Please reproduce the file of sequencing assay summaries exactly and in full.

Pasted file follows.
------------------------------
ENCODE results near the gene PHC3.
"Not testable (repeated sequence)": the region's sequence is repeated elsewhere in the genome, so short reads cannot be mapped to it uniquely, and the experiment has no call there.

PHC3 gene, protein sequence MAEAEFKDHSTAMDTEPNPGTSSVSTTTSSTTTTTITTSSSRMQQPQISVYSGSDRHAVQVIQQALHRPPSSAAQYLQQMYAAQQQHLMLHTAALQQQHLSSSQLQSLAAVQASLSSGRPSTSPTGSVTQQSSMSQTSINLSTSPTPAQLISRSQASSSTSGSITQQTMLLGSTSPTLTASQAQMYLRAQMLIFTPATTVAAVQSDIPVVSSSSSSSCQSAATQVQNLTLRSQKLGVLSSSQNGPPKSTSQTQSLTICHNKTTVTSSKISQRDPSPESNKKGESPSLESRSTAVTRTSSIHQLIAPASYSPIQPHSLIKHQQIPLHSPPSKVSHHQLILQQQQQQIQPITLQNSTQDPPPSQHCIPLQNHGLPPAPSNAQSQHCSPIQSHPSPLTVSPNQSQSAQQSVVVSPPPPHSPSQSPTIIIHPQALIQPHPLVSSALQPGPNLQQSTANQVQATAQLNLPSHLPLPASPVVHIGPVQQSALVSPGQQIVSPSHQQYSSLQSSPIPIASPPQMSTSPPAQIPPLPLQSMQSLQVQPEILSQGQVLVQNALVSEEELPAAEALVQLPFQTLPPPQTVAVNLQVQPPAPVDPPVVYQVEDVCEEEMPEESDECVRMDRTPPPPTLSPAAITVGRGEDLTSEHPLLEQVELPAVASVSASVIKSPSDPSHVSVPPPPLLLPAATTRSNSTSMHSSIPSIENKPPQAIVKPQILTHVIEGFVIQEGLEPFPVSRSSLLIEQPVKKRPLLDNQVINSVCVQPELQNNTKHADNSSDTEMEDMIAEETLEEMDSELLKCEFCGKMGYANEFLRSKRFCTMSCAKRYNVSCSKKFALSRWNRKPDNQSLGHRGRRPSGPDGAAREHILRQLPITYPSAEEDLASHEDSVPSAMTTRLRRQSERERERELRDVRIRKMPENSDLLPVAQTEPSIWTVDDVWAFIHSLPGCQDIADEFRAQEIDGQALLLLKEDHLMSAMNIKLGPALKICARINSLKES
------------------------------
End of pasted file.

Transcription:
ENCODE results near the gene PHC3.
"Not testable (repeated sequence)": the region's sequence is repeated elsewhere in the genome, so short reads cannot be mapped to it uniquely, and the experiment has no call there.

PHC3 gene, protein sequence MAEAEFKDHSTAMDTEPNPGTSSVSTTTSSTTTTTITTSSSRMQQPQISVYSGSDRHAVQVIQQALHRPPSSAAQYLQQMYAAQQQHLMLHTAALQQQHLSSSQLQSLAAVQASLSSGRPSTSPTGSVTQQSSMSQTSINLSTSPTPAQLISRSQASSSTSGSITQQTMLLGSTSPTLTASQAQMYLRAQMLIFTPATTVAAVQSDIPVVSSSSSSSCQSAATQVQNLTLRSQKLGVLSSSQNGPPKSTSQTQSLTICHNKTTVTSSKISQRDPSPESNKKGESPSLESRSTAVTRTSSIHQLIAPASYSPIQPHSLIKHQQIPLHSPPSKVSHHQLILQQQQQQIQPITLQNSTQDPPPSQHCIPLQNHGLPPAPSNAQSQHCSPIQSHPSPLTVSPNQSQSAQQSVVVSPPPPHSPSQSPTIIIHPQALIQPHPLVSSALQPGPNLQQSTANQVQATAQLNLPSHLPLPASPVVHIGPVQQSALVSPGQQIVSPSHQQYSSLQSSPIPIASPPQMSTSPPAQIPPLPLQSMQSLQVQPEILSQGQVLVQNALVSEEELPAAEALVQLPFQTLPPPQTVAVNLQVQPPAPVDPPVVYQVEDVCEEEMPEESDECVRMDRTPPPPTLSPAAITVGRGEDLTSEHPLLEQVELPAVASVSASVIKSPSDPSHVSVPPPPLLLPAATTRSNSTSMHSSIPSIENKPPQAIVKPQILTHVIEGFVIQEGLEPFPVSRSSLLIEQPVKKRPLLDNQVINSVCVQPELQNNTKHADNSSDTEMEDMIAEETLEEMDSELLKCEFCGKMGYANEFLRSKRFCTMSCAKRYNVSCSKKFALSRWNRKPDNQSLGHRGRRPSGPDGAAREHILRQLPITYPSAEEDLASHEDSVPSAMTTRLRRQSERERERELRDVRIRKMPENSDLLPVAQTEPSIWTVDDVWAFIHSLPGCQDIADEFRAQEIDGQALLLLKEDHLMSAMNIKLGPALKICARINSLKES